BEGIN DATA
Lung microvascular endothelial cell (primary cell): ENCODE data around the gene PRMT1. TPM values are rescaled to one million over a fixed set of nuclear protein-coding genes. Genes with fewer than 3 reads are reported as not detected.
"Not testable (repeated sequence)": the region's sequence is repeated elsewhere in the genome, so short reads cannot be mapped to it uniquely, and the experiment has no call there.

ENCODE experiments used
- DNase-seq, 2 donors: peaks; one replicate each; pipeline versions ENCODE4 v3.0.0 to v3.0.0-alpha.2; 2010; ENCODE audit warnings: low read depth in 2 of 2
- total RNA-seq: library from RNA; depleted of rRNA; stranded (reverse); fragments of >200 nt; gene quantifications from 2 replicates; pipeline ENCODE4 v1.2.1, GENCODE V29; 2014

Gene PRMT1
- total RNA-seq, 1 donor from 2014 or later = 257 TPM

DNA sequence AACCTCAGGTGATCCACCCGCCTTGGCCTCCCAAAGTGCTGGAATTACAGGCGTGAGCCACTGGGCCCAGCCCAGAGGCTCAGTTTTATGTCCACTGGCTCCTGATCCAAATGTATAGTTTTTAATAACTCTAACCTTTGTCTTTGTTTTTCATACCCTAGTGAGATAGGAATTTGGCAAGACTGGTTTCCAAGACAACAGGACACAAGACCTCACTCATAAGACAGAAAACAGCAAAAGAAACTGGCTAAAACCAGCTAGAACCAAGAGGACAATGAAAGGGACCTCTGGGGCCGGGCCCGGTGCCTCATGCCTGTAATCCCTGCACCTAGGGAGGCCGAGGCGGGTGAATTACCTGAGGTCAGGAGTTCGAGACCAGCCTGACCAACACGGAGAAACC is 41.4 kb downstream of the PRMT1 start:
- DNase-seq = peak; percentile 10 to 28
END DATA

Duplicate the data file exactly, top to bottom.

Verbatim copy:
Lung microvascular endothelial cell (primary cell): ENCODE data around the gene PRMT1. TPM values are rescaled to one million over a fixed set of nuclear protein-coding genes. Genes with fewer than 3 reads are reported as not detected.
"Not testable (repeated sequence)": the region's sequence is repeated elsewhere in the genome, so short reads cannot be mapped to it uniquely, and the experiment has no call there.

ENCODE experiments used
- DNase-seq, 2 donors: peaks; one replicate each; pipeline versions ENCODE4 v3.0.0 to v3.0.0-alpha.2; 2010; ENCODE audit warnings: low read depth in 2 of 2
- total RNA-seq: library from RNA; depleted of rRNA; stranded (reverse); fragments of >200 nt; gene quantifications from 2 replicates; pipeline ENCODE4 v1.2.1, GENCODE V29; 2014

Gene PRMT1
- total RNA-seq, 1 donor from 2014 or later = 257 TPM

DNA sequence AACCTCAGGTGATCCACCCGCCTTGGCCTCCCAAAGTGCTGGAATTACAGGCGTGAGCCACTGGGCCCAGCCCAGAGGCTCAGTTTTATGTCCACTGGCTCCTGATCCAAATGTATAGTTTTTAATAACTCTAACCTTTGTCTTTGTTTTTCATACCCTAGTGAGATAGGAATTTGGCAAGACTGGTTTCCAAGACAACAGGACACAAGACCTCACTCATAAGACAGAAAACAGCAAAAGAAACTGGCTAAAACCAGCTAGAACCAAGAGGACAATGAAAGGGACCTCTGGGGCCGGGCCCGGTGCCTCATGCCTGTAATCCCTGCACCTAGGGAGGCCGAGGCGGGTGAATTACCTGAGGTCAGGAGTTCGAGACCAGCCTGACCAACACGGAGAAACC is 41.4 kb downstream of the PRMT1 start:
- DNase-seq = peak; percentile 10 to 28